न रूपमस्येह तथोपलभ्यते
नान्तो न चादिर्न च सम्प्रतिष्ठा ।
असङ्गशस्त्रेण दृढेन छित्त्वा ॥ १५-३॥
ततः पदं तत्परिमार्गितव्यं
यस्मिन्गता न निवर्तन्ति भूयः ।
तमेव चाद्यं पुरुषं प्रपद्ये
यतः प्रवृत्तिः प्रसृता पुराणी ॥ १५-४॥
(3-4) This has no form as such, as such cannot be perceived, It has no end or origin, nor foundation. This ashvattam is cut by well-rooted people with the strong axe of non-attachment (na rūpamasyeha tathopalabhyate nānto na cādirna ca sampratiṣṭhā । aśvatthamenaṃ suvirūḍhamūlaṃ asaṅgaśastreṇa dṛḍhena chittvā ॥ 15-3॥). Then the goal that should be sought to go forth and not return again is by seeking refuge in the ancient primordial puruṣa when performing activity (tataḥ padaṃ tatparimārgitavyaṃ yasmingatā na nivartanti bhūyaḥ । tameva cādyaṃ puruṣaṃ prapadye yataḥ pravṛttiḥ prasṛtā purāṇī ॥ 15-4॥).
अध्यात्मनित्या विनिवृत्तकामाः ।
र्गच्छन्त्यमूढाः पदमव्ययं तत् ॥ १५-५॥
न तद्भासयते सूर्यो न शशाङ्को न पावकः ।
यद्गत्वा न निवर्तन्ते तद्धाम परमं मम ॥ १५-६॥
(5-6) Free from pride and delusion, victorious over the affliction of attachment, dwelling constantly in the Self, turned away from passion and pairs of opposites, freed from what is known as pleasure and pain reach that undeluded eternal goal (nirmānamohā jitasaṅgadoṣā adhyātmanityā vinivṛttakāmāḥ । dvandvairvimuktāḥ sukhaduḥkhasaṃjñai rgacchantyamūḍhāḥ padamavyayaṃ tat ॥ 15-5॥). Sun does not illuminate it, nor does the Moon, nor fire. Once they reach, they do not return, that is my Supreme abode (na tadbhāsayate sūryo na śaśāṅko na pāvakaḥ । yadgatvā na nivartante taddhāma paramaṃ mama ॥ 15-6॥).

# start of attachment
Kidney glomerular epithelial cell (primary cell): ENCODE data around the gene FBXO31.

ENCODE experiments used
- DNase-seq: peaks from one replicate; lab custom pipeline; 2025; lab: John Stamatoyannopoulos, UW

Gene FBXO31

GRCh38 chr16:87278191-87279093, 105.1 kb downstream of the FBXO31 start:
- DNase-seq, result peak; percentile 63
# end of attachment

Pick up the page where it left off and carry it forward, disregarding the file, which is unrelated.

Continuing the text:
ममैवांशो जीवलोके जीवभूतः सनातनः ।
मनःषष्ठानीन्द्रियाणि प्रकृतिस्थानि कर्षति ॥ १५-७॥
शरीरं यदवाप्नोति यच्चाप्युत्क्रामतीश्वरः ।
गृहीत्वैतानि संयाति वायुर्गन्धानिवाशयात् ॥ १५-८॥
(7-8) Even my Eternal aspect that has become a material Soul and participates in this world with the sixth aspect of cognition and sensory apparatus due to the engagement with prakṛti (mamaivāṃśo jīvaloke jīvabhūtaḥ sanātanaḥ । manaḥṣaṣṭhānīndriyāṇi prakṛtisthāni karṣati ॥ 15-7॥). When Īśvara obtains or leaves a body, it takes these just as a wind takes scent from its source (śarīraṃ yadavāpnoti yaccāpyutkrāmatīśvaraḥ । gṛhītvaitāni saṃyāti vāyurgandhānivāśayāt ॥ 15-8॥).
श्रोत्रं चक्षुः स्पर्शनं च रसनं घ्राणमेव च ।
अधिष्ठाय मनश्चायं विषयानुपसेवते ॥ १५-९॥
उत्क्रामन्तं स्थितं वापि भुञ्जानं वा गुणान्वितम् ।
विमूढा नानुपश्यन्ति पश्यन्ति ज्ञानचक्षुषः ॥ १५-१०॥
(9-10) With ear, eye, touch, taste and smell and even presiding over the cognition he experiences materiality (śrotraṃ cakṣuḥ sparśanaṃ ca rasanaṃ ghrāṇameva ca । adhiṣṭhāya manaścāyaṃ viṣayānupasevate ॥ 15-9॥). Whether leaving, staying or also enjoying, everything is based on the attribute. However, those that are deluded do not cognise this, only those of wisdom cognise (utkrāmantaṃ sthitaṃ vāpi bhuñjānaṃ vā guṇānvitam । vimūḍhā nānupaśyanti paśyanti jñānacakṣuṣaḥ ॥ 15-10॥).
यतन्तो योगिनश्चैनं पश्यन्त्यात्मन्यवस्थितम् ।
यतन्तोऽप्यकृतात्मानो नैनं पश्यन्त्यचेतसः ॥ १५-११॥
यदादित्यगतं तेजो जगद्भासयतेऽखिलम् ।
यच्चन्द्रमसि यच्चाग्नौ तत्तेजो विद्धि मामकम् ॥ १५-१२॥